Can any book be more quintessentially English than The Wind in the Willows? I blame it for my early stages of Anglophilia, but I’ve only very recently realize it was originally a book. I knew it first through the Thames Productions adaptation.

I have fond memories of not only the show, but also, strangely, of Thames’ intro. When it came up you knew you were in for a treat, and although I know it was also the intro to other shows, in my memory it’s forever attached to The Wind in the Willows.

Ah to be a kid in the 80s in Portugal! I’ve no idea why, but on top of the ones dubbed in Portuguese, we got a huge mix of cartoons dubbed in other languages (originals were usually Japanese) and then subtitled in Portuguese. I can still sing parts of the generic of Alice im Wunderland and Ferdy the Ant in German, Les Mystérieuses Cités d’Or in French, Captain Planet (Were the Planeteersyou can be one to!) in English and Boes Boes in Dutch. Others were left in their original language and only subititled, like the soccer cartoon Tsubasa (Japanese – do you remember the Japan vs. Brasil game? A classic!) and The Tale of Tsar Saltan (Russian).

But I digress. The Wind in the Willows was very different from I was expecting. The biggest surprise was that Grahame alternates the adventures of Toad, Mr. Badger, Ratty and Mole with slower chapters that, although still involving the characters, are more lyrical and focused on things like love of home, friendship and the wonder of small things. In theory, these changes in mood could become contrived, but Grahame does it so naturally that you can’t help feeling that all works wonderfully.

It was a great and beautiful discovery, these thoughtful and happy sections. More nostalgia-happy than puppy-happy, and some parts got me all teary.

My favorite moment was when Mole, who had lived with Ratty a long time and was having too much fun to notice time fly, noticed a familiar smell while walking in the forest. The smell of his long-forgotten home.

Shabby indeed, and small and poorly furnished, and yet his, the home he had made for himself, the home he had been so happy to get back to after his day’s work. And the home had been happy with him, too, evidently, and was missing him, and wanted him back, and was telling him so, through his nose, sorrowfully, reproachfully, but with no bitterness or anger; only with plaintive reminder that it was there, and wanted him.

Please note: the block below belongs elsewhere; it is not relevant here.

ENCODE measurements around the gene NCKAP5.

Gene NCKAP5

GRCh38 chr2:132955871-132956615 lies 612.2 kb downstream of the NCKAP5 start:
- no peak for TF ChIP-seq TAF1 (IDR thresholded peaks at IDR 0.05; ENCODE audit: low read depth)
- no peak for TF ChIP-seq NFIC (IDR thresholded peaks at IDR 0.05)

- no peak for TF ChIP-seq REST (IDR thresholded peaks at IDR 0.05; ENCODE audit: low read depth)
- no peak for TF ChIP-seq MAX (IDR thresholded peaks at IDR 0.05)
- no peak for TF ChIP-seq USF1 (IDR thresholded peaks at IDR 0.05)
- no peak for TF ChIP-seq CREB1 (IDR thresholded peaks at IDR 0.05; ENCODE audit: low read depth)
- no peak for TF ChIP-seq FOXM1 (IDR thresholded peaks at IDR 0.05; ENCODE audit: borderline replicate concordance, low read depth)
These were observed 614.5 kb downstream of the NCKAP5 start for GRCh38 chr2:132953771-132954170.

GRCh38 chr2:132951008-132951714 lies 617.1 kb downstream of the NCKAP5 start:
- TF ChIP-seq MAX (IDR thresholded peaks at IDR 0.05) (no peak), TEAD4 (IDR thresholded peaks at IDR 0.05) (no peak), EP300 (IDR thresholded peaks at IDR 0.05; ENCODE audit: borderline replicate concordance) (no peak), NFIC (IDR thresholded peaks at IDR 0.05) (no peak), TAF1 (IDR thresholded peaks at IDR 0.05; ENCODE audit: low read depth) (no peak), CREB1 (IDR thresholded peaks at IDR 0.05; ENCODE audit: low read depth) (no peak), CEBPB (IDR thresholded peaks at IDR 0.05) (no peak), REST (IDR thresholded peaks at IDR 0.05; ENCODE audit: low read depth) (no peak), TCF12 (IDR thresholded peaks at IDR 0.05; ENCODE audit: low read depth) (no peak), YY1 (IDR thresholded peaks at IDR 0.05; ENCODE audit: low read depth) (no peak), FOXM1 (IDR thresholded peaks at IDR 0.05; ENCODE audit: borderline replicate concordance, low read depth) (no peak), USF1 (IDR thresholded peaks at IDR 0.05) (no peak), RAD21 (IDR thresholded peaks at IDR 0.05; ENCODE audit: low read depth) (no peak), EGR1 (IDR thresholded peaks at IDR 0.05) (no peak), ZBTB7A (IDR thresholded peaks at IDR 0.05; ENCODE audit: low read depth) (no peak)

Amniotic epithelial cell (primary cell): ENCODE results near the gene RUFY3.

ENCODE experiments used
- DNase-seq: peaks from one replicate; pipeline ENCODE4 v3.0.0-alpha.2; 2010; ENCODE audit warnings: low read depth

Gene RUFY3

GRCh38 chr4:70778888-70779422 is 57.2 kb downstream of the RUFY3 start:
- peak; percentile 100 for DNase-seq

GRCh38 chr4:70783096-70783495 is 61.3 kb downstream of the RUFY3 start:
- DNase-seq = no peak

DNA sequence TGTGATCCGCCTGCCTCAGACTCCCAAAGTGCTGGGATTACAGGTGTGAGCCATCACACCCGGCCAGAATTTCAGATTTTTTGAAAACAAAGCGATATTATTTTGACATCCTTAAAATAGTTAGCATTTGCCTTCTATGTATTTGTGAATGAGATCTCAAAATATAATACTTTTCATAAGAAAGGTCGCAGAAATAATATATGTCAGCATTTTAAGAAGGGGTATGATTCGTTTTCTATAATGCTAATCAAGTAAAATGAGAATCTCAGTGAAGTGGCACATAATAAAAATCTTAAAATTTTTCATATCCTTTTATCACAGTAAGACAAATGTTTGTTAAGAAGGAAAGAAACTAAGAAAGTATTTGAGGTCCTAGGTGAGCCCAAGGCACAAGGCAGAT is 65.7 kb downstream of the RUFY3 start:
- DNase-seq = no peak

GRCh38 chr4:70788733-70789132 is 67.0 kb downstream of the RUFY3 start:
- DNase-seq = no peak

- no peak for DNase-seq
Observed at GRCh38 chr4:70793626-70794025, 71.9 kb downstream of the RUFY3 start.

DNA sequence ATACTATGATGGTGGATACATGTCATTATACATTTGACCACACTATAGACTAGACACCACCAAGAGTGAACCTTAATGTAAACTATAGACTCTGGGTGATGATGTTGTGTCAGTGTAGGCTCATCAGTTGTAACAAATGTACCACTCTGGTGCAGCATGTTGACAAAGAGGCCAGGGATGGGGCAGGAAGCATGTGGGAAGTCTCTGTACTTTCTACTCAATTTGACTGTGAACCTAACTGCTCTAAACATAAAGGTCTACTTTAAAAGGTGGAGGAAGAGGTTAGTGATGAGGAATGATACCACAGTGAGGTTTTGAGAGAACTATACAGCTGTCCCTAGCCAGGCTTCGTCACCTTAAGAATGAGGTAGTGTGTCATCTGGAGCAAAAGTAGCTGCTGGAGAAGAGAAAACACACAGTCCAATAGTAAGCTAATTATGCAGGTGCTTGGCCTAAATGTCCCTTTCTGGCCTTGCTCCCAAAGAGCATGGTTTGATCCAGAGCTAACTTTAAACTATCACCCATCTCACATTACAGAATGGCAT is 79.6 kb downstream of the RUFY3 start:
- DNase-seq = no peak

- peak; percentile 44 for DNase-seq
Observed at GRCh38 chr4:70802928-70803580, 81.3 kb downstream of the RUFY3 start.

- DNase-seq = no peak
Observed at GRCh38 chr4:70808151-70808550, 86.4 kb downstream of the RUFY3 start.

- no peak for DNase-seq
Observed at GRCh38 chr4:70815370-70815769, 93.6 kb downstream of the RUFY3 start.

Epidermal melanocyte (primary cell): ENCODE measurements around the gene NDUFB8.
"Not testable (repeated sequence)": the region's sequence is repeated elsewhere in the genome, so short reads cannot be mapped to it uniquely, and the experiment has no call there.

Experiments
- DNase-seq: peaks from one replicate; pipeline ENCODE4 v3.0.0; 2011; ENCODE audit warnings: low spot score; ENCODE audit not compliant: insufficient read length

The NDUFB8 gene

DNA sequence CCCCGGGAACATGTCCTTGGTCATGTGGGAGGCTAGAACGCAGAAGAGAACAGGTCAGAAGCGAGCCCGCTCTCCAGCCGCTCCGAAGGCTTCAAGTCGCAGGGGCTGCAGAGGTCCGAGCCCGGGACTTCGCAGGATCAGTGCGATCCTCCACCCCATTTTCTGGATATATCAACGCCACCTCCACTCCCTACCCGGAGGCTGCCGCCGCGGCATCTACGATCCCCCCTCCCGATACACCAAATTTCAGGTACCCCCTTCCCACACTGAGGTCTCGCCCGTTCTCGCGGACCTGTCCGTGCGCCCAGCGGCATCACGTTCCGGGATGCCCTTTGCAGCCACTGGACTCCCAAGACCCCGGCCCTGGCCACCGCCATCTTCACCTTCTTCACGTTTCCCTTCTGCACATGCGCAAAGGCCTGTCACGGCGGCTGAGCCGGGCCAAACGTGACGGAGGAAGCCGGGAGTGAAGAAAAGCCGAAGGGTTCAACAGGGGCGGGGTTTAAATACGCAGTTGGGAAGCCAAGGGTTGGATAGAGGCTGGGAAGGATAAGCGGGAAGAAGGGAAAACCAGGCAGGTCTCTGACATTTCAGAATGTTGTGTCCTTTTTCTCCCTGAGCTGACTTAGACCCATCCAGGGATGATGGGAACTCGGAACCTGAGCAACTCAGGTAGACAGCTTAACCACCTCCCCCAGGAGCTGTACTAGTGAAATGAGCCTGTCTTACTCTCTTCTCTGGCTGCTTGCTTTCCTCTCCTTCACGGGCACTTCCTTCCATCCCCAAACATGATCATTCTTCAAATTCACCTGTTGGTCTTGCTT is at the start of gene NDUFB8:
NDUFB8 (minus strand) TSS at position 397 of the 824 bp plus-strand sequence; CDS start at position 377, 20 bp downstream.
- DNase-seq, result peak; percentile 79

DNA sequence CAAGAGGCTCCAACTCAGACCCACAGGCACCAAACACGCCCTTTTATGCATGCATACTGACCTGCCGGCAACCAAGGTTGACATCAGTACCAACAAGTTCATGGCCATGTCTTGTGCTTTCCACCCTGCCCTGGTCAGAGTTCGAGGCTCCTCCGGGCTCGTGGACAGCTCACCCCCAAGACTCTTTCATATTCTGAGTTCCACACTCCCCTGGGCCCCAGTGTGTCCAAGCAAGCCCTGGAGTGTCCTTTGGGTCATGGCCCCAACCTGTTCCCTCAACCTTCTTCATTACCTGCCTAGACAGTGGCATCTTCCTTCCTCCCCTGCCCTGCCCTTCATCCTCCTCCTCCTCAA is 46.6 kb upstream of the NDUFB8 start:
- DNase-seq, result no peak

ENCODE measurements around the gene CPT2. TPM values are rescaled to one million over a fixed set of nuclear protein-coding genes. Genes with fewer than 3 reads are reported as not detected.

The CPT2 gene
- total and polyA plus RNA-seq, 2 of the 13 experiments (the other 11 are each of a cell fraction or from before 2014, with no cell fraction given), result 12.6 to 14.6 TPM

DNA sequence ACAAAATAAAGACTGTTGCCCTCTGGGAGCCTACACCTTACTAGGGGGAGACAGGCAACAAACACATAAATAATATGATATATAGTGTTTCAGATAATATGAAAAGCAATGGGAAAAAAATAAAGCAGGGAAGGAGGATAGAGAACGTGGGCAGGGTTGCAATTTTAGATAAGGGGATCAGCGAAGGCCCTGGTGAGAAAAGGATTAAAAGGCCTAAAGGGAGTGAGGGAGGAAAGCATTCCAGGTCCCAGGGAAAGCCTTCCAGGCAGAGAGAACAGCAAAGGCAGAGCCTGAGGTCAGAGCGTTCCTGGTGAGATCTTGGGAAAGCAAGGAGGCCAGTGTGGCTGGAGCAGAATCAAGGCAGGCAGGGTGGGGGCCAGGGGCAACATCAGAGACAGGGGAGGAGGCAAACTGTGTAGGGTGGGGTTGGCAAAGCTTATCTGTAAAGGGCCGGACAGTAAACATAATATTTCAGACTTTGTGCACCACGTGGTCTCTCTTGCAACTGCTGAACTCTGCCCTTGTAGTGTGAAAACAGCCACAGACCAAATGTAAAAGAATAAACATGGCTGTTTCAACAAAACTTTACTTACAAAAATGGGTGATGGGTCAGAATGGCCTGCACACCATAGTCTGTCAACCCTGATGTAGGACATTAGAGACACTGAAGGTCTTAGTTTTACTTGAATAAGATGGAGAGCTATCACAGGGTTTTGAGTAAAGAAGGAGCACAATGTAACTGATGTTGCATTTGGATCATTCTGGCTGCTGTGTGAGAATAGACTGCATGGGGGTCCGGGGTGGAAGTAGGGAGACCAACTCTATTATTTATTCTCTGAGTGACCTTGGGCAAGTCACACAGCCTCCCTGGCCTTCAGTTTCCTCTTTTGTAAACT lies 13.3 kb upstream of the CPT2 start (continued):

Also loved the descriptions of food, in particular of Mr. Badger’s winter storage. Could his home be a better safe haven, especially after you were lost in a cold, unknown and dark forest? Grahame’s descriptions of domestic bliss can only compete with those by Mrs. Gaskell.

Rows of spotless plates winked from the shelves of the dresser at the far end of the room, and from the rafters overhead hung hams, bundles of dried herbs, nets of onions, and baskets of eggs. It seemed a place where heroes could fitly feast after victory, where weary harvesters could line up in scores along the table and keep their Harvest Home with mirth and song, or where two or three friends of simple tastes could sit about as they pleased and eat and smoke and talk in comfort and contentment.

I understand the chapter “The Piper at the Gates of Dawn” is the general favorite and I can well understand why. This is the moment when The Wind in the Willows really goes beyond “children’s book” and becomes, simply, a “Classic”. Still, my favorite, the one that really made the book for me, was “Wayfarers All”. It’s about how the Water Rat gets seduced by the nomadic lifestyle of his friend the Sea Rat. It appealed to my wanderlust streak and rang true in many moments. It starts:

The Water Rat was restless, and he did not exactly know why.

I read this in a tattered second-hand copy but want to get a beautifully illustrated edition for my collection, to read to any future children.

I’ll leave you with the gang singing The Open Road:


Other thoughts: Just Books, The Literate Mother, somewhere i have never travelled, Rebecca Reads, Books ‘N Border Collies,  A library is the hospital of the mind, Books Under Skin, Books for Breakfast, Drinks for Dinner (yours?)